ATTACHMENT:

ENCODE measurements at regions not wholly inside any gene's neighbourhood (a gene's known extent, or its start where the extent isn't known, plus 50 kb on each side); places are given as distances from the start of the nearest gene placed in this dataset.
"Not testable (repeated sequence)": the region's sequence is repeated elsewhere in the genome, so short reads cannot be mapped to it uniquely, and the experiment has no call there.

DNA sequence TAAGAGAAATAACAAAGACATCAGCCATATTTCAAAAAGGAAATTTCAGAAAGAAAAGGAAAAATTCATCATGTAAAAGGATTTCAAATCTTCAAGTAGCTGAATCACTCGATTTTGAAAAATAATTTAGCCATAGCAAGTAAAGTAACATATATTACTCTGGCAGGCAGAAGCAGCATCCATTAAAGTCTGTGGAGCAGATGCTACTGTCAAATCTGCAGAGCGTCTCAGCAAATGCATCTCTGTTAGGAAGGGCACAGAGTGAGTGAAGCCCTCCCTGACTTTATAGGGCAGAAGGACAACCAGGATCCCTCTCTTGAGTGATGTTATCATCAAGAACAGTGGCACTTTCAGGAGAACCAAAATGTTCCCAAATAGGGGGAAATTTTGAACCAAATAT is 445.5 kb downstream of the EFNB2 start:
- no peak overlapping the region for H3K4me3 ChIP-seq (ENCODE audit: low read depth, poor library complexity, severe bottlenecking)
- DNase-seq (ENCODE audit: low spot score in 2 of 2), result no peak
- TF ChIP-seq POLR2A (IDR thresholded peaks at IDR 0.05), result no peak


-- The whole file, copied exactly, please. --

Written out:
ENCODE measurements at regions not wholly inside any gene's neighbourhood (a gene's known extent, or its start where the extent isn't known, plus 50 kb on each side); places are given as distances from the start of the nearest gene placed in this dataset.
"Not testable (repeated sequence)": the region's sequence is repeated elsewhere in the genome, so short reads cannot be mapped to it uniquely, and the experiment has no call there.

DNA sequence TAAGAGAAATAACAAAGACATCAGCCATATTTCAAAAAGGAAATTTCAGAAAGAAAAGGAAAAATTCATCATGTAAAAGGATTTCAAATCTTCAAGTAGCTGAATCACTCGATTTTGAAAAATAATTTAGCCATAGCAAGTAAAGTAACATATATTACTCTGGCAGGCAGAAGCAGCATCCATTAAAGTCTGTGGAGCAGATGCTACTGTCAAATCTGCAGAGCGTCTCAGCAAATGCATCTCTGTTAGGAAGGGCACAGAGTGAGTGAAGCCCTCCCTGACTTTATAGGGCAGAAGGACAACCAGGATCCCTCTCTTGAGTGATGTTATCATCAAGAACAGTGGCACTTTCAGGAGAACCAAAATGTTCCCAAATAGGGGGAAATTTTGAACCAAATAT is 445.5 kb downstream of the EFNB2 start:
- no peak overlapping the region for H3K4me3 ChIP-seq (ENCODE audit: low read depth, poor library complexity, severe bottlenecking)
- DNase-seq (ENCODE audit: low spot score in 2 of 2), result no peak
- TF ChIP-seq POLR2A (IDR thresholded peaks at IDR 0.05), result no peak